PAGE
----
GRACE OF MONACO REVIEW

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Nicole Kidman pouts and frowns away as former Hollywood star Grace Kelly. Not as bad as you think but certainly not that good either. A film that questions its own relevance as its draws nearer to its pretentious finale.

We join Kelly as she deals with the crisis of marriage and identity during a political dispute between Monaco’s Prince Rainier III and France’s Charles De Gaulle in the early 60s. With the threat of a looming French invasion, Kelly must deliver her best performance yet. The premise really sounds a lot more interesting than this film actually is. I mean it zips along well enough to keep you watching. But it seems ridiculously exaggerated to keep you entertained and less dramatic than it should be.

I know there was a little controversy around the film’s release. However, it is done in such a light, fluffy style that you feel like you are watching one of those films on the True Movies channel. Kidman does her best but the material is corny, clichéd, predictable and all a little nothingy.

I was a little anxious on how Tim Roth would convey the Prince after his random twitching and creepy face pulling from the cancelled TV show Lie to Me. However, he was very good and played a much more revered role. To be honest, there is a great supporting cast and they do their best to bring this bumbling biopic to life. Parker Posey (Superman Returns) plays the sour faced cow of a personal assistant to perfection.

The eloquent speaker that is Frank Langella (Robot and Frank – He will always be Archer, Leader of the Gorgonites) providing his supporting gravitas yet again, even if I couldn’t determine what position in the papacy he actually had.

It was great to see Robert Lindsay (My Family) given the platform, even if his accent was a little wishy washy. However, there were a few duds. Roger Ashton-Griffiths (The Cook, The Thief, His Wife and Her Lover) certainly looked like Alfred Hitchcock but his manner was all wrong and incredibly droll. Terrible. Milo Ventimiglia (Heroes) was a very weak and passive character. Anyone could have played him.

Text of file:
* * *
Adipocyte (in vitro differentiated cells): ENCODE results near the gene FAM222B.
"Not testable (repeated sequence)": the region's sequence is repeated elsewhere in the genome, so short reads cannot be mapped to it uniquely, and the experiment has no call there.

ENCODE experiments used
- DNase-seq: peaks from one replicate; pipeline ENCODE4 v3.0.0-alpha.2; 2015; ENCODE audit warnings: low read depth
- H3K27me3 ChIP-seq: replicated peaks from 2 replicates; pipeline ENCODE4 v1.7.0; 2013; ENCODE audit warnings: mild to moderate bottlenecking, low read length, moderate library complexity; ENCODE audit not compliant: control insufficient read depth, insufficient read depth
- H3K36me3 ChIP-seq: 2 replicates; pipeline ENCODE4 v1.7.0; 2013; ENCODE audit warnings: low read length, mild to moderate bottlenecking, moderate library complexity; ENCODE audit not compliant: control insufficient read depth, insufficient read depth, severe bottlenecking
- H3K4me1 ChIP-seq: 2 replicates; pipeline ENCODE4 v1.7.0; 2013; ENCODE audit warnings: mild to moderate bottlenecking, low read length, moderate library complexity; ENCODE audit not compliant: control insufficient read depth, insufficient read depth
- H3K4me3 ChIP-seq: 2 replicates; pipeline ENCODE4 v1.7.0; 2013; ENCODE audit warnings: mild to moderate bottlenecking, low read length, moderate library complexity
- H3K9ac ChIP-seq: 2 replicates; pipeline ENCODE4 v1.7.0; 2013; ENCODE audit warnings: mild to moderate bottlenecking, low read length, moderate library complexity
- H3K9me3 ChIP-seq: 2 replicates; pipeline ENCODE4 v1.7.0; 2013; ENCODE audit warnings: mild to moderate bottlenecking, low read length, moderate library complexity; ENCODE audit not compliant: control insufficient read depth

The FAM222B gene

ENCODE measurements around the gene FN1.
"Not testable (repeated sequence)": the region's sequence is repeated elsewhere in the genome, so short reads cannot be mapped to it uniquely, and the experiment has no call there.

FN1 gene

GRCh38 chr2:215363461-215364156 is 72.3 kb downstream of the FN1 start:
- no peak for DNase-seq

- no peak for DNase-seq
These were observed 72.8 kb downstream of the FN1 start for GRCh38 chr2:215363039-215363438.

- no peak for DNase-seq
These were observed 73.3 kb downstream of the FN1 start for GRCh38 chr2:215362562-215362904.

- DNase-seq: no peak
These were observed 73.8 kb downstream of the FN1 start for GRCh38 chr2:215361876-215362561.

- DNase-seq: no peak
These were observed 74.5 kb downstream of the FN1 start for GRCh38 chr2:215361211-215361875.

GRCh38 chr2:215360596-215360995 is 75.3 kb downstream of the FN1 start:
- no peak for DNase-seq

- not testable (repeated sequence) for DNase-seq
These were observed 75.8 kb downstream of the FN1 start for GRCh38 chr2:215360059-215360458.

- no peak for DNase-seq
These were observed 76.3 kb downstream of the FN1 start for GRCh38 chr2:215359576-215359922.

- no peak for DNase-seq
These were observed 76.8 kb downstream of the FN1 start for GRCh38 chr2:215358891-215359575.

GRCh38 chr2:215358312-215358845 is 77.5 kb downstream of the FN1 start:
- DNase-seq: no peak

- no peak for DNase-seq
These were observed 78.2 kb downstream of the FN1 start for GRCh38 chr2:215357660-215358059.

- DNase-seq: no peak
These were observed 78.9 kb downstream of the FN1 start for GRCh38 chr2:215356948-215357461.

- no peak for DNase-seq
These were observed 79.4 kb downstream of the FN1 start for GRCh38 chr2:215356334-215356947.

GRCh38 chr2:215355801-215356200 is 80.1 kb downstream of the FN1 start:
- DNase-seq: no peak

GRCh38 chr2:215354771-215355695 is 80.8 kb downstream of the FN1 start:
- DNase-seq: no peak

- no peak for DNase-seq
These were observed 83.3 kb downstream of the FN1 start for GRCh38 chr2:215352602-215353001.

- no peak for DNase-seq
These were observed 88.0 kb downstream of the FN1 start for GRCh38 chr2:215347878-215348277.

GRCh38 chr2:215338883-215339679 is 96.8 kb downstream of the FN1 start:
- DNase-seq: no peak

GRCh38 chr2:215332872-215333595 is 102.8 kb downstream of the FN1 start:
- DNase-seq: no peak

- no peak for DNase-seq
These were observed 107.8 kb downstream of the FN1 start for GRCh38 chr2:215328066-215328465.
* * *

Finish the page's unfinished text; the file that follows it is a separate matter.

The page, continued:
It’s beautifully shot. Kidman does her best. The fact that Kelly’s career was used against the Prince which put her in a state of isolation was an interesting angle that did deliver some watchable moments.

However, addressing the people and learning to act like a Princess came off very hammy. The training montage in which Kidman is pulling faces to convey emotions in a certain way was hilarious. It felt like a parody of The King’s Speech with Derek Jacobi (Gladiator) being a flamboyant Geoffrey Rush.

The whole crusade in which Kelly must choose between her acting career and family did make engaging if predictable viewing. However, the film gets a whole lot sillier and Kidman’s Kelly soon becomes a martyred Diana.

And that’s kind of the problem. The pressures of being a Princess and having a family is a good topic but it was always done so cheesily and predictably that it doesn’t amount to much. Kelly’s closing speech was merely an elongated collection of words with some operatic music for dramatic effect.

It made no sense. Kidman might as well have said this is the part where I say something that will inspire the people and help the nation. That naff, I’m afraid.

This film very much follows the vein of Diana. Corny, predictable, the cast do their best but for all its efforts, you can’t help but feel what the point was in the first place. 2.5/5 for me.

Currently ranks #144 out of 182!

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